Todd Carmichael (born August 30, 1963) is an American entrepreneur, adventure traveler, philanthropist, television personality, author, inventor, husband and father. He is the co-founder and CEO of La Colombe Coffee, one of the world’s premier coffee roasters. Among his many accomplishments, Carmichael is the first American to make a solo trek across Antarctica to the South Pole, on foot unassisted and unaided, capturing the World Speed Record. His near-death adventure was the subject of an award-winning documentary entitled Race to the Bottom of the Earth (2010), which aired on the National Geographic Channel. Along with his many philanthropic projects, he has partnered with The Clinton Foundation and others to open the Haiti Coffee Academy, an institution created to help with the revitalization of the impoverished country’s once prominent coffee industry.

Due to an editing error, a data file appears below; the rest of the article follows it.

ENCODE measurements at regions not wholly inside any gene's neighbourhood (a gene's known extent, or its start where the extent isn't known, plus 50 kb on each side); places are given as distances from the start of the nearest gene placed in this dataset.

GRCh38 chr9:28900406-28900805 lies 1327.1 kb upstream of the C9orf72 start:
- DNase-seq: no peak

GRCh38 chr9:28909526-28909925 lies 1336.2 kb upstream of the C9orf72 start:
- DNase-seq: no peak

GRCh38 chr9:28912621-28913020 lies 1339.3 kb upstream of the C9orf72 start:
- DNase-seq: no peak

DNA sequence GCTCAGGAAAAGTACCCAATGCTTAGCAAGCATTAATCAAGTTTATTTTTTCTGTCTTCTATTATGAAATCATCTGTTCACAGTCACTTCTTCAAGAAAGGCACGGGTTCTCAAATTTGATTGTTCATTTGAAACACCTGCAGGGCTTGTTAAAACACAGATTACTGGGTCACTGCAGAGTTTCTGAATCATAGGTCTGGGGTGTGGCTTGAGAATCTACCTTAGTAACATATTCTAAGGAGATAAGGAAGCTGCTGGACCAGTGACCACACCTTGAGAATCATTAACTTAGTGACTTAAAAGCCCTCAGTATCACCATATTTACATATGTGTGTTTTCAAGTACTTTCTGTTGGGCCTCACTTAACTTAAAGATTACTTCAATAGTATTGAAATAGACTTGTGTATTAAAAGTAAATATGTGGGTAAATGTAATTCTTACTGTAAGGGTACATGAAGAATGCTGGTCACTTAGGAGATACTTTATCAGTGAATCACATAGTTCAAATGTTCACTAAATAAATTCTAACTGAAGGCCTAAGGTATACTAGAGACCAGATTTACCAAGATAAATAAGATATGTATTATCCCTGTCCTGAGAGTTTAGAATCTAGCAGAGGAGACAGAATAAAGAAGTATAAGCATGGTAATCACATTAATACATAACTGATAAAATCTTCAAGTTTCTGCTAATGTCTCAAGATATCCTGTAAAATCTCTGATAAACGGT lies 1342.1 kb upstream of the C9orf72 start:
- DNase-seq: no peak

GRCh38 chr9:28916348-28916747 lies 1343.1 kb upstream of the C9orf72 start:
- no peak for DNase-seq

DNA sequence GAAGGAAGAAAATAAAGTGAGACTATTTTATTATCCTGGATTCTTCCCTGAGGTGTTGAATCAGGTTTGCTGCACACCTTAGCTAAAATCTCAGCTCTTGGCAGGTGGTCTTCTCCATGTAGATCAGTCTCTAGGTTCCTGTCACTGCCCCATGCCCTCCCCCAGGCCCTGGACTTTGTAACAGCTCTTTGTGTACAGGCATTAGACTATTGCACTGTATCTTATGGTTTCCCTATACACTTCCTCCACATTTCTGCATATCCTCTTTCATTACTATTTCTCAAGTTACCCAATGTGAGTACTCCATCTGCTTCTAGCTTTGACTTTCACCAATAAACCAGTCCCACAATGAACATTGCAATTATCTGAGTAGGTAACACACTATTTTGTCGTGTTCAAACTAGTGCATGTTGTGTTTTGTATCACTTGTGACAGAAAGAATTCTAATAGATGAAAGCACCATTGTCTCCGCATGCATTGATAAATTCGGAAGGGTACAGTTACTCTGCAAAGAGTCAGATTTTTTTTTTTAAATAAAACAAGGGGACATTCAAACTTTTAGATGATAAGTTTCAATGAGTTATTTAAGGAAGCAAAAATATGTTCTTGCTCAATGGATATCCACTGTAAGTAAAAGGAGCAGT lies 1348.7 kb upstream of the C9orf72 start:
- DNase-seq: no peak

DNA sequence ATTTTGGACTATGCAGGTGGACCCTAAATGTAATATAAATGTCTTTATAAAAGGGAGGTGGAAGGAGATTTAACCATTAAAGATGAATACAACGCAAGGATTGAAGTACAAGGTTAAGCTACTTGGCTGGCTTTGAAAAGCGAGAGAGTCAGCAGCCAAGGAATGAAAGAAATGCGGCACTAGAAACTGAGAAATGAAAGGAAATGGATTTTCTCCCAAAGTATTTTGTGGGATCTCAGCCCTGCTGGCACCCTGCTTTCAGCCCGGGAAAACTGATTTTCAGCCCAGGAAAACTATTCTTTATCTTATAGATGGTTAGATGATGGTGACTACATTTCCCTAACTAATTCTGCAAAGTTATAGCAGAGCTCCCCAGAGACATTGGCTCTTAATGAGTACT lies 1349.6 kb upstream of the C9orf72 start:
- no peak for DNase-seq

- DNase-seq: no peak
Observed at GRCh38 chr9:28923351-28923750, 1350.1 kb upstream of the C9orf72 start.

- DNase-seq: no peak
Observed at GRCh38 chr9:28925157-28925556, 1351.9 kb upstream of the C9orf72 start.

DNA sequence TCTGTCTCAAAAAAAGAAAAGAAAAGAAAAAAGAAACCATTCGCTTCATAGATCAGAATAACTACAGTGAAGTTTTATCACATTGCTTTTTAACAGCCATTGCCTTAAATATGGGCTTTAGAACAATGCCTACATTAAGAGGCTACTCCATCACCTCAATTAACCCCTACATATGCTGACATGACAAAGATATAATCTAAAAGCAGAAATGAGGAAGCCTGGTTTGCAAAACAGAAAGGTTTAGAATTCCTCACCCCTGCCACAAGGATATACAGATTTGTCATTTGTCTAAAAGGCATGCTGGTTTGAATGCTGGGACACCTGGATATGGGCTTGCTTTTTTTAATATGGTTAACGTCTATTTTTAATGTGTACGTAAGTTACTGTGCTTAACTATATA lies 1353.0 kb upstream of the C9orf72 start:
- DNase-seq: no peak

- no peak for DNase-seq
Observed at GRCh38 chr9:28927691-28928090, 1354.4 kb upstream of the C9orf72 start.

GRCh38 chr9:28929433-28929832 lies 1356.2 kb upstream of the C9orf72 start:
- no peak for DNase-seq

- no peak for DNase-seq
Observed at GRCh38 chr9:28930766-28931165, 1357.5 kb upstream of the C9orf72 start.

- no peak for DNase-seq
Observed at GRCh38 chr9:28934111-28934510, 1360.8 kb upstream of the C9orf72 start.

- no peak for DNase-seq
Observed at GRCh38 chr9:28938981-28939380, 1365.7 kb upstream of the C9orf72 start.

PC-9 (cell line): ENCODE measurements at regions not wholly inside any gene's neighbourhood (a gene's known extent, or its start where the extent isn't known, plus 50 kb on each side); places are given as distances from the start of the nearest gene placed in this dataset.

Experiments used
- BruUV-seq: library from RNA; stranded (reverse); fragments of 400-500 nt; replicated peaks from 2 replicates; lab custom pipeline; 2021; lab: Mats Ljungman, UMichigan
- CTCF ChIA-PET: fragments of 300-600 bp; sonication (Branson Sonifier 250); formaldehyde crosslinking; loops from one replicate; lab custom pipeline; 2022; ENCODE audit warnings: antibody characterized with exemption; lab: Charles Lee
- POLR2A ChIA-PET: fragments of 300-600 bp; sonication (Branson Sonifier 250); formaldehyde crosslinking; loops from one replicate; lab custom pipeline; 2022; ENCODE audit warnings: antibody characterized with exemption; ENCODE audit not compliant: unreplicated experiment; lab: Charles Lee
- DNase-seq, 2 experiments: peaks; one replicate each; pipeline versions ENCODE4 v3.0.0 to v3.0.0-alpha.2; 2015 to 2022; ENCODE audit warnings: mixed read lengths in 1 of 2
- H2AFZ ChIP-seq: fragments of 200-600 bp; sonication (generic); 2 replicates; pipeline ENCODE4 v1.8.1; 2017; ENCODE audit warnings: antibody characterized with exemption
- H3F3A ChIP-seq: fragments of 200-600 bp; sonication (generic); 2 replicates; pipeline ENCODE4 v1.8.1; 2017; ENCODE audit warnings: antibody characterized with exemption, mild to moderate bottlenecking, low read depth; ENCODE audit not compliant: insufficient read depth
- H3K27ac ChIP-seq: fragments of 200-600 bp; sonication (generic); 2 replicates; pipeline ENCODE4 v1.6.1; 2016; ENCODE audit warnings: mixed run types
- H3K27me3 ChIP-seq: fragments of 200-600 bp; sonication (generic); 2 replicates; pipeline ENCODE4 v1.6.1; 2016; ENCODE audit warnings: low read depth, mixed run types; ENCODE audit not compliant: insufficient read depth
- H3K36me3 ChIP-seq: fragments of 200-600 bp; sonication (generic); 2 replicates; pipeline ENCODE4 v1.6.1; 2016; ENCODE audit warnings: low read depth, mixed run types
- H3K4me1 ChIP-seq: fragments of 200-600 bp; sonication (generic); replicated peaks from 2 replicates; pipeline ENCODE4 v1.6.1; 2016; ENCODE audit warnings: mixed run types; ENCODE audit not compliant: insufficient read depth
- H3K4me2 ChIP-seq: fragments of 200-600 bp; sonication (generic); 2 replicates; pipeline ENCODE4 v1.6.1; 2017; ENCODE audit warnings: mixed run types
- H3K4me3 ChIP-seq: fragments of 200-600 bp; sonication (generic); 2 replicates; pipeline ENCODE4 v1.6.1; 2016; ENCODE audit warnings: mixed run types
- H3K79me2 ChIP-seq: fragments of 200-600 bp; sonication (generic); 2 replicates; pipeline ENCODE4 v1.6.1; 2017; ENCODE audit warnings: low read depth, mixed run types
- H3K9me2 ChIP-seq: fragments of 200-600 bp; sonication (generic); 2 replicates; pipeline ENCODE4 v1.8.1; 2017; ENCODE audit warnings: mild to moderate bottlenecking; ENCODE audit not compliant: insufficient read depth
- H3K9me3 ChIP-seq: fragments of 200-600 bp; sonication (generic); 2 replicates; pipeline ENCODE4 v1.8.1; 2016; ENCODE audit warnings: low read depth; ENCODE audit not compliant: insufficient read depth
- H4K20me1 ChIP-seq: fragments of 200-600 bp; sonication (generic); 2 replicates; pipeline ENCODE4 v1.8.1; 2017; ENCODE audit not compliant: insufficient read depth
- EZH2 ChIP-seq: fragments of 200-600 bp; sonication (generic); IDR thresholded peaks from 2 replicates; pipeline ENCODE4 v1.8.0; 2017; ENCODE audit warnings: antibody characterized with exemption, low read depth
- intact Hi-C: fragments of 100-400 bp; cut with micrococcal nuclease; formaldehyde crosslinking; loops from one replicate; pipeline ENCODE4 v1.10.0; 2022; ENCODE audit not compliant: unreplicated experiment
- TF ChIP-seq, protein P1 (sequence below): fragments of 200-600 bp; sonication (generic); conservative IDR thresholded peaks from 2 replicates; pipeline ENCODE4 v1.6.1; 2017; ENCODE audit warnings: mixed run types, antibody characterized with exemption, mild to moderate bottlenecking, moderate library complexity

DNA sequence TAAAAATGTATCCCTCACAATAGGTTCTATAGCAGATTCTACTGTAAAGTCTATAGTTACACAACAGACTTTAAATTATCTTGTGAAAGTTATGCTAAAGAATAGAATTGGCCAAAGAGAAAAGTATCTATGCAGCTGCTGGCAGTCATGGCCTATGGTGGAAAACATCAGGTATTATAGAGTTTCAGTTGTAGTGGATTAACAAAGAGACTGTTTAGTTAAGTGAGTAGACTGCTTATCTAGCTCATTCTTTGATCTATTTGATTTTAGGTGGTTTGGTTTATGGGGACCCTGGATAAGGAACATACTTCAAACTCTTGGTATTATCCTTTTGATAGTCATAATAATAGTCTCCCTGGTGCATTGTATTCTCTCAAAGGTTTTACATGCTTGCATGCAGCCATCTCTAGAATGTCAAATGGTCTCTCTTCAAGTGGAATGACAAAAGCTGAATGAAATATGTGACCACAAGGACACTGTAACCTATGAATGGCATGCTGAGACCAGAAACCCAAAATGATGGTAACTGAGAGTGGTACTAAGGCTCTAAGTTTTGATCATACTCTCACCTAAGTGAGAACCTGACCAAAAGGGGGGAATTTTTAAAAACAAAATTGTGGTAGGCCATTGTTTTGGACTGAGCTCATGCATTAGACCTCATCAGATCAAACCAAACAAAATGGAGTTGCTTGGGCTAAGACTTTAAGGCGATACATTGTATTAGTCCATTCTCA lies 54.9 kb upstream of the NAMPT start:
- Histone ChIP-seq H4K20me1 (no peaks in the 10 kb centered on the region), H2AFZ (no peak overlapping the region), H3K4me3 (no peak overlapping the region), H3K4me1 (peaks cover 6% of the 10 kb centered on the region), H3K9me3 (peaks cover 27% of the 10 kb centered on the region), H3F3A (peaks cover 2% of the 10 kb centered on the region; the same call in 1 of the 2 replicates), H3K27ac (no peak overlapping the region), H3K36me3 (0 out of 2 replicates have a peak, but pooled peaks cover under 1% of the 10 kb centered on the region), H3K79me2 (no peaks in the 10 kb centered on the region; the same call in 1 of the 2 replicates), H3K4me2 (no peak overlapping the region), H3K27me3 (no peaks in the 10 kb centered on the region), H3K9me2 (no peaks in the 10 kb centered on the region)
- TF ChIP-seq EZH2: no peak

Carmichael has been awarded the honor of being named Esquire Magazine’s “American of the Year” and Philadelphia Magazine’s “Person of the Year” in 2011 and later ranked #1 by Food Republic for the most influential figure in its Coffee Power Ranking. He is currently the host of Travel Channel’s Dangerous Grounds, where his globetrotting adventures in search of the finest coffees in the world are captured on video. He is also the inventor of the Draft Latte, an exciting new beverage changing the way America drinks coffee and previously in 2014, he entered the Specialty Coffee Association of America and the Barista Guild of America’s U.S. Brewers Cup competition for the first time and delighted his many fans by winning at Northeast Regionals with a “full immersion - double suspended filtration” method. Carmichael at the National Competition in Seattle, WA, characteristically pushing the boundaries, unveiled his prototype of an experimental brewing contraption, dubbed “The Dragon”, a manual coffee-brewing device he invented, integrating the pour-over concept with elements of the classic siphon, placing runner up.
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